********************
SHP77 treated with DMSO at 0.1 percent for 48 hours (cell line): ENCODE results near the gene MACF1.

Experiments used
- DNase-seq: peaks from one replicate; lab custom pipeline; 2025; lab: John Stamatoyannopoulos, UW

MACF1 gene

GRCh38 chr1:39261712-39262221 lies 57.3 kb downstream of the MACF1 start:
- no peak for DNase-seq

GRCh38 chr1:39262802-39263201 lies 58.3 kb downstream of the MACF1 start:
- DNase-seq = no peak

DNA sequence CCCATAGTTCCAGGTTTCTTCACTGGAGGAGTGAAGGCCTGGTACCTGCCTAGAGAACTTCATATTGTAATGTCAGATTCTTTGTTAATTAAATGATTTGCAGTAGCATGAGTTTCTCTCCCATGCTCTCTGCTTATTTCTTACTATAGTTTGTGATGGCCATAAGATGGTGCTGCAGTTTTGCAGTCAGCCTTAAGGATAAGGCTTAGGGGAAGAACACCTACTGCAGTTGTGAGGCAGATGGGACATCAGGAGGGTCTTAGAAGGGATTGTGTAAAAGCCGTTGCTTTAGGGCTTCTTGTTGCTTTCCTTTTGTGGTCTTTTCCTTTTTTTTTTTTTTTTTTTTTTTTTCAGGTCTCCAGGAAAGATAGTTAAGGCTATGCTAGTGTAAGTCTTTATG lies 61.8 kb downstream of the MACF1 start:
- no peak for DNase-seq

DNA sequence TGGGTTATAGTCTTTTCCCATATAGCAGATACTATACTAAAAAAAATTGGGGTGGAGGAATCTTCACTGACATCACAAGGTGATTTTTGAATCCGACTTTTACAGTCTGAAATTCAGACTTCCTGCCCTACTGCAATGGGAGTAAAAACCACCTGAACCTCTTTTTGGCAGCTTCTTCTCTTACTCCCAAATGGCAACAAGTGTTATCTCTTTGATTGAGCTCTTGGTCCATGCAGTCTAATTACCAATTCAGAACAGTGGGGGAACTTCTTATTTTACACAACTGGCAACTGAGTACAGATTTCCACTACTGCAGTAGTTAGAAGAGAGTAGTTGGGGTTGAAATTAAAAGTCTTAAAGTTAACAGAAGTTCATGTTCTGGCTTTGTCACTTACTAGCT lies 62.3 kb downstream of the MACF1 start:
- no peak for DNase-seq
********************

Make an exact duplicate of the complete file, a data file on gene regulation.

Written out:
SHP77 treated with DMSO at 0.1 percent for 48 hours (cell line): ENCODE results near the gene MACF1.

Experiments used
- DNase-seq: peaks from one replicate; lab custom pipeline; 2025; lab: John Stamatoyannopoulos, UW

MACF1 gene

GRCh38 chr1:39261712-39262221 lies 57.3 kb downstream of the MACF1 start:
- no peak for DNase-seq

GRCh38 chr1:39262802-39263201 lies 58.3 kb downstream of the MACF1 start:
- DNase-seq = no peak

DNA sequence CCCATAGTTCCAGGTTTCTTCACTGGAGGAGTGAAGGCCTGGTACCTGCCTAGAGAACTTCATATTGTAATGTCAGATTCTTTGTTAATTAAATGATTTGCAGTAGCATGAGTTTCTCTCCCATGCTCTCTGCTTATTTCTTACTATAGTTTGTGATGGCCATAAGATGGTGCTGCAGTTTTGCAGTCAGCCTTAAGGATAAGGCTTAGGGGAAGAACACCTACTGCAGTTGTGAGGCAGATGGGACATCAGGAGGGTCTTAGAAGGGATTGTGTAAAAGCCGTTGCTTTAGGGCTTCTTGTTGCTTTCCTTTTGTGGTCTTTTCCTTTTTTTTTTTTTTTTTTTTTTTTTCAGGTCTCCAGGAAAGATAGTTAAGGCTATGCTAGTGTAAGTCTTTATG lies 61.8 kb downstream of the MACF1 start:
- no peak for DNase-seq

DNA sequence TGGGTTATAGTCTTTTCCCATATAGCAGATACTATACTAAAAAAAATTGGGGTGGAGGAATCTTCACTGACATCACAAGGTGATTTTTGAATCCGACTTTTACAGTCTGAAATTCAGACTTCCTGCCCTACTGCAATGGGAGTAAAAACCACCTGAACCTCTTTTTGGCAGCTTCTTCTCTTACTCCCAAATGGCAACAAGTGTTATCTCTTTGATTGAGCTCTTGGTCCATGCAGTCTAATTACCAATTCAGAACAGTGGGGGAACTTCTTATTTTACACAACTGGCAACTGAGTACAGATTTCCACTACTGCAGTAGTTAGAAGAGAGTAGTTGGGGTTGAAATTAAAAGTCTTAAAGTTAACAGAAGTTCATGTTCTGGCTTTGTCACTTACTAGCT lies 62.3 kb downstream of the MACF1 start:
- no peak for DNase-seq